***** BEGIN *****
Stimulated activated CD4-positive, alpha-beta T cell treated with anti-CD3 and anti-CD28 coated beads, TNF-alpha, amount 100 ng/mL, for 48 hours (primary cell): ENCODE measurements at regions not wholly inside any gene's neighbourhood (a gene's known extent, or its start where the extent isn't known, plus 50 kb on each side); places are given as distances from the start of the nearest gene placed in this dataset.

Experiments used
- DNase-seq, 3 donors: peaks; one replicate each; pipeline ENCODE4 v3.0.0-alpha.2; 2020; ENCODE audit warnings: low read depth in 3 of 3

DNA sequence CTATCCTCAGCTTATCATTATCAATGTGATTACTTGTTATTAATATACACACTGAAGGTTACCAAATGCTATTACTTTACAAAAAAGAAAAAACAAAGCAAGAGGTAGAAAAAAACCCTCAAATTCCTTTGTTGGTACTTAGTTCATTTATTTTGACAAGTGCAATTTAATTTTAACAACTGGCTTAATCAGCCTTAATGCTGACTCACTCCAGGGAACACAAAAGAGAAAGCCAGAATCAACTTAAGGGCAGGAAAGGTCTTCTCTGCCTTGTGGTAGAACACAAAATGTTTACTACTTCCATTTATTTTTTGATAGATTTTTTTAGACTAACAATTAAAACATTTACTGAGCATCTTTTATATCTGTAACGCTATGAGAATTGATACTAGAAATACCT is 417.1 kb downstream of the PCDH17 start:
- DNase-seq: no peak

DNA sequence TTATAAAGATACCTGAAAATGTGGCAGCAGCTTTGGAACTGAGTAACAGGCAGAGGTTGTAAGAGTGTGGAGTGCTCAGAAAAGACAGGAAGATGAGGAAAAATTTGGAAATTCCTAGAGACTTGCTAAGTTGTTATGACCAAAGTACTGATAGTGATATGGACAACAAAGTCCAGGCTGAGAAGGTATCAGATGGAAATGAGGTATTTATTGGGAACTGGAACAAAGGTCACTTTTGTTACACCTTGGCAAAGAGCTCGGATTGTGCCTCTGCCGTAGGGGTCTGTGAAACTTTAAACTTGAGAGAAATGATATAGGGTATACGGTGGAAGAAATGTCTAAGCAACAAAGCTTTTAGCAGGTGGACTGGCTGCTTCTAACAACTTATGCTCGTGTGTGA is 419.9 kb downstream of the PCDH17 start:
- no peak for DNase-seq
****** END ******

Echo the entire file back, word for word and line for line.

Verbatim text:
Stimulated activated CD4-positive, alpha-beta T cell treated with anti-CD3 and anti-CD28 coated beads, TNF-alpha, amount 100 ng/mL, for 48 hours (primary cell): ENCODE measurements at regions not wholly inside any gene's neighbourhood (a gene's known extent, or its start where the extent isn't known, plus 50 kb on each side); places are given as distances from the start of the nearest gene placed in this dataset.

Experiments used
- DNase-seq, 3 donors: peaks; one replicate each; pipeline ENCODE4 v3.0.0-alpha.2; 2020; ENCODE audit warnings: low read depth in 3 of 3

DNA sequence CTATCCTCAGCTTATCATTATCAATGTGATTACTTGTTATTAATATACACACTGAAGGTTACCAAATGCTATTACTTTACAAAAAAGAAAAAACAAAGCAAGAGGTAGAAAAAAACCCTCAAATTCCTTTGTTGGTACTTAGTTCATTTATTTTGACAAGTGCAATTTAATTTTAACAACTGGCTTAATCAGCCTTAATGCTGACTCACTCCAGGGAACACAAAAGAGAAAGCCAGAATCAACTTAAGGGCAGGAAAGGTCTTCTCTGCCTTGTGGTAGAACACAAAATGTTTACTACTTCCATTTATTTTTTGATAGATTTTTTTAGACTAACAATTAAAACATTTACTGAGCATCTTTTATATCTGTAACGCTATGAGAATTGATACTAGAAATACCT is 417.1 kb downstream of the PCDH17 start:
- DNase-seq: no peak

DNA sequence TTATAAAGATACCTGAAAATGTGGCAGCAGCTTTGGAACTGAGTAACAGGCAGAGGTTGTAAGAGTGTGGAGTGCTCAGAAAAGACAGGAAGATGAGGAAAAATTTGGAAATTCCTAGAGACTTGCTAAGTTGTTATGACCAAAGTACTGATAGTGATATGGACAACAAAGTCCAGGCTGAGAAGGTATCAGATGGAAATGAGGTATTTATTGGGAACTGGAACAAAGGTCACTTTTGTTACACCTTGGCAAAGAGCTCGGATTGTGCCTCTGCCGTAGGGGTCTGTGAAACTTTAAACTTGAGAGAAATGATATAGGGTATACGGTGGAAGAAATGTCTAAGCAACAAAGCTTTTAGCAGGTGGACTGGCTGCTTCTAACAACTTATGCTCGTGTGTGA is 419.9 kb downstream of the PCDH17 start:
- no peak for DNase-seq